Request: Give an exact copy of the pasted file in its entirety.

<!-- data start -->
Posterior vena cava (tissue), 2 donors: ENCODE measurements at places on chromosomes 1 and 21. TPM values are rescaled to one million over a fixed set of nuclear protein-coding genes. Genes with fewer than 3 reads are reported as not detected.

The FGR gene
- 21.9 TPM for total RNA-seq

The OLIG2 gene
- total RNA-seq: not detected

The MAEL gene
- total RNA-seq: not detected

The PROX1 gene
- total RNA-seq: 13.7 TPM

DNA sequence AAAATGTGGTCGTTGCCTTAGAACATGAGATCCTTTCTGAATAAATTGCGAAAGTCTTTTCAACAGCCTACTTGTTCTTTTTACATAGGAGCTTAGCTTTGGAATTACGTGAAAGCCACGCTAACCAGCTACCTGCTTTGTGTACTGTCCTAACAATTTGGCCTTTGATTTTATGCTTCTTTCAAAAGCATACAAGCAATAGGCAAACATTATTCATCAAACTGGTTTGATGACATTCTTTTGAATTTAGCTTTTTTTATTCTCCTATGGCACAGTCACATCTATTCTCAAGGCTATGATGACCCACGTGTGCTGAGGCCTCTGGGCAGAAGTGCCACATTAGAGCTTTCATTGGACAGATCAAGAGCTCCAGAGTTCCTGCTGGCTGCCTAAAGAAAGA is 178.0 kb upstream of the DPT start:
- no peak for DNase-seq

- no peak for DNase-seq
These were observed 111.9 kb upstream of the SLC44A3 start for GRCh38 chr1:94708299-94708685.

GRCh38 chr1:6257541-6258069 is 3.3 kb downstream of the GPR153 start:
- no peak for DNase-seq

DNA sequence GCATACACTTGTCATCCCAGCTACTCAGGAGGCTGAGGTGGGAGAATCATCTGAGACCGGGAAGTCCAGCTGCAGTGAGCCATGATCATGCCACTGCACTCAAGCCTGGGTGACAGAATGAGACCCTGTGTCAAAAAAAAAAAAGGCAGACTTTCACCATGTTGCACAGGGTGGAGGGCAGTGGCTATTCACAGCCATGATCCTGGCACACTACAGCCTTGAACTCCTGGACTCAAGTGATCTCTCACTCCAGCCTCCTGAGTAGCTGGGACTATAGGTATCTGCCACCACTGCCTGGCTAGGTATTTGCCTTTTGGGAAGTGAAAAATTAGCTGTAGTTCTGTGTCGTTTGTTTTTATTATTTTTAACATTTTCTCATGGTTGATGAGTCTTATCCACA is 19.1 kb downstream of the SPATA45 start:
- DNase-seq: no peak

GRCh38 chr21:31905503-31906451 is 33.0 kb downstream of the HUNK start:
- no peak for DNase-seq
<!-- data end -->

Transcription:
Posterior vena cava (tissue), 2 donors: ENCODE measurements at places on chromosomes 1 and 21. TPM values are rescaled to one million over a fixed set of nuclear protein-coding genes. Genes with fewer than 3 reads are reported as not detected.

The FGR gene
- 21.9 TPM for total RNA-seq

The OLIG2 gene
- total RNA-seq: not detected

The MAEL gene
- total RNA-seq: not detected

The PROX1 gene
- total RNA-seq: 13.7 TPM

DNA sequence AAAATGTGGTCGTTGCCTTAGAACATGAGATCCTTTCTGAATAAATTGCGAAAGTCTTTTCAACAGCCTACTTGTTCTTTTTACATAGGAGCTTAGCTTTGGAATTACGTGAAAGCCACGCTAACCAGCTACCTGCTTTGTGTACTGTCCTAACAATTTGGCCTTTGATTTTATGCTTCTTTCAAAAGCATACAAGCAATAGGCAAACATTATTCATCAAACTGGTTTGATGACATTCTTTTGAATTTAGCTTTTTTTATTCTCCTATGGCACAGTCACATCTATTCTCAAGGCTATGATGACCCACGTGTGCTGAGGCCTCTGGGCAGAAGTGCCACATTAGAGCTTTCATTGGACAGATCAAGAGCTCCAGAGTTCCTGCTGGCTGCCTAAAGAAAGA is 178.0 kb upstream of the DPT start:
- no peak for DNase-seq

- no peak for DNase-seq
These were observed 111.9 kb upstream of the SLC44A3 start for GRCh38 chr1:94708299-94708685.

GRCh38 chr1:6257541-6258069 is 3.3 kb downstream of the GPR153 start:
- no peak for DNase-seq

DNA sequence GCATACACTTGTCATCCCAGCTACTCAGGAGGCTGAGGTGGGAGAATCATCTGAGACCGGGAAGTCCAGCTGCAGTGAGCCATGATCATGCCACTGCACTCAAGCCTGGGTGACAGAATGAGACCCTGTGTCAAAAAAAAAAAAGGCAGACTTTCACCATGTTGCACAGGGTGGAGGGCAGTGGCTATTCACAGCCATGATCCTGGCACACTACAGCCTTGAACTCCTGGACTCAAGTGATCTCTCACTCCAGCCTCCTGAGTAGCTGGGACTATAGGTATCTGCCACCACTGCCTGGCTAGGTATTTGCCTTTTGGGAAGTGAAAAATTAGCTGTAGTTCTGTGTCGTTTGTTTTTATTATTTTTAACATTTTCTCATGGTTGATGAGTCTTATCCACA is 19.1 kb downstream of the SPATA45 start:
- DNase-seq: no peak

GRCh38 chr21:31905503-31906451 is 33.0 kb downstream of the HUNK start:
- no peak for DNase-seq